“Now it is fitting that the soul regenerate herself and become again as she formerly was. The soul then moves of her own accord. And she receive the divine nature from the Father for her rejuvenation, so that she might be restored to the place where originally she had been. This is the resurrection from the dead.” (The Exegesis of the Soul)
“Woe to the flesh that depends on the soul; woe to the soul that depends on the flesh.” (The Gospel of Thomas)
It was the early Christian’s understanding of physical resurrection, perhaps more than any other doctrine, that served to polarize the church of the canonical tradition from the anti-creational orientation of the Gnostics. The early Christian writers Clement, Ignatius, Polycarp, the writers of the Didache, Justin Martyr, Tertullian and Irenaeus, and many others make clear that the bodies of the dead will be raised in the same way that Christ’s physical body was raised from the dead. In this they were merely following in the steps of  the theology articulated by Paul in his various resurrection discourses, most notably  his discussions in the Corinthian correspondence. This doctrine found expression in the Nicene Creed and was reaffirmed in numerous councils.

Curiously, although the doctrine of bodily resurrection remains the official dogma in all the Roman Catholic, Eastern Orthodox and creedal Protestant churches, the Protestant tradition has recently seen the growth of an “implicit theology” which corresponds more with ancient Gnosticism than historic Christianity. By “implicit theology” I mean a system of beliefs that becomes popularly accepted by a community even while the churches in that community officially teach something else in their dogmatic formulations.

Belief in the bodily resurrection of Jesus has never been stronger within conservative Protestant churches. Indeed, in North America the tendency to spiritualize Jesus’ resurrection is one of the doctrines that is often used as a signpost to identify “liberal” Christians. Yet the same self-styled “conservative” Christians have no problem accepting an implicit theology that spiritualizes the resurrection of believers. Indeed, there is a growing and pervasive tendency, rarely examined with any scrutiny since it is implicit, that New Testament language about the resurrection of believers is just a shorthand way of referring to the immortality of the soul.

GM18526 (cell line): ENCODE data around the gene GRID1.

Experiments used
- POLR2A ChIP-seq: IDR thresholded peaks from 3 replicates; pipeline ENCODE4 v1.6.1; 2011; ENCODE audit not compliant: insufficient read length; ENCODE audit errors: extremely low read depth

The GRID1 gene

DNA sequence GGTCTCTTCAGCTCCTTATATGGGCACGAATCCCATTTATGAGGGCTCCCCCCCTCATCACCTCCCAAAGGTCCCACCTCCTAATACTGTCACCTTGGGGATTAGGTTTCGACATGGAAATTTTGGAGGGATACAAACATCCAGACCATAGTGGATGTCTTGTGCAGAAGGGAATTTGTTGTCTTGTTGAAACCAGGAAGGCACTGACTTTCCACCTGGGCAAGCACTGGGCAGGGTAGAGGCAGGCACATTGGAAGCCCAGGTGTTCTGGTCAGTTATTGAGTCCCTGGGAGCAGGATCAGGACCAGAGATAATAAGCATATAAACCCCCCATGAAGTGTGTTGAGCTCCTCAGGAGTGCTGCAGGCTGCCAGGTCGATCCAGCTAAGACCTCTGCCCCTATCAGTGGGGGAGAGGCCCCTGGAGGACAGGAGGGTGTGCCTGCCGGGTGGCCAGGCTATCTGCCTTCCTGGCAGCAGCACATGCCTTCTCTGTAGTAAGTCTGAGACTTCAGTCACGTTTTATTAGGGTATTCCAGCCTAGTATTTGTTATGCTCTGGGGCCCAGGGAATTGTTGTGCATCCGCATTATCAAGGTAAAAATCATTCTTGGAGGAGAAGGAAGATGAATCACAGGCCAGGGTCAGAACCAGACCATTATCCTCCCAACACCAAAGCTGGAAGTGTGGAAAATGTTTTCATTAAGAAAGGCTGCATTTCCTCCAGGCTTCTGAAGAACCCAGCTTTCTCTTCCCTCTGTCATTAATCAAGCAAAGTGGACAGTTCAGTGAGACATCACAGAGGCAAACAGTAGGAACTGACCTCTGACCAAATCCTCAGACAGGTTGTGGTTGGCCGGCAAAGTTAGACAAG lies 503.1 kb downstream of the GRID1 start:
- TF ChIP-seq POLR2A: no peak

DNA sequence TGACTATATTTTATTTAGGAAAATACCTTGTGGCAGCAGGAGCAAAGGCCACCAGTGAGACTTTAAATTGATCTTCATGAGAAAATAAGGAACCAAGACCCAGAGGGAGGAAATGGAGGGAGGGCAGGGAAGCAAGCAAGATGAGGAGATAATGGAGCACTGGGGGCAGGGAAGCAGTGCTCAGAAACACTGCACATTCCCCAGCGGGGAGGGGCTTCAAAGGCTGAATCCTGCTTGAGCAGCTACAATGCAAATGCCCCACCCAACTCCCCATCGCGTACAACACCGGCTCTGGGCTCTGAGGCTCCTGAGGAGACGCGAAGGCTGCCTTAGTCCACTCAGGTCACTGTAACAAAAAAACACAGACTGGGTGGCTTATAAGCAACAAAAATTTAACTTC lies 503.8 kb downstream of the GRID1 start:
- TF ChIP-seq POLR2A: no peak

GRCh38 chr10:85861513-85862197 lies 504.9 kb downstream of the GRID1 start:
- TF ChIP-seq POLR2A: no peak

Time Magazine reported two thirds of Americans who say they believe in a resurrection of the dead do not believe they will have bodies after the resurrection.  (Just how they think their bodies can be resurrected without them having bodies afterwards remained unexplained.)

Or consider the latent crypto-Gnosticism in the following statements, all made by prominent church spokespeople in the 20th century:
“When the material world perishes, we shall find ourselves in the spiritual world; when the dream of life ends, we shall awake in the world of reality; when our connection with this world comes to a close, we shall find ourselves in our eternal spirit home.” James M Campbell,  Heaven Opened (New York: Revell, 1924). P. 114-115
“...we must not understand that the heavenly city will be as material as present earthly cities.”Leon Morris, The Book of Revelation: An Introduction and Commentary, vol. 20, Tyndale New Testament Commentaries, rev. ed (Grand Rapids: Eerdmans, 1987)

“We shall not need or desire the things associated with our present physical bodies, simply because we shall not possess physical bodies in heaven.”Arthur E Travis, Where on Earth is Heaven? (Nashville: Broadman, 1974), p. 16

An endless array of other examples might be adduced. Nor should it be overlooked that the secular community now routinely assumes that the Gnostic heresy of eternal disembodiment is the orthodox Christian hope. In his “compendium of everything you ever wanted to know about death”, Biochemical researcher Brian Innes observed that “current orthodox Christianity no longer holds to the belief in physical resurrection, preferring the concept of the eternal existence of the soul, although some creeds still cling to the old ideas.”

In 2008 after N.T. Wright published his popular book Surprised by Hope, setting forth the historic Christian position on resurrection, ABC news referred to the idea that “God will literally remake our physical bodies” as “a radical departure from traditional belief.”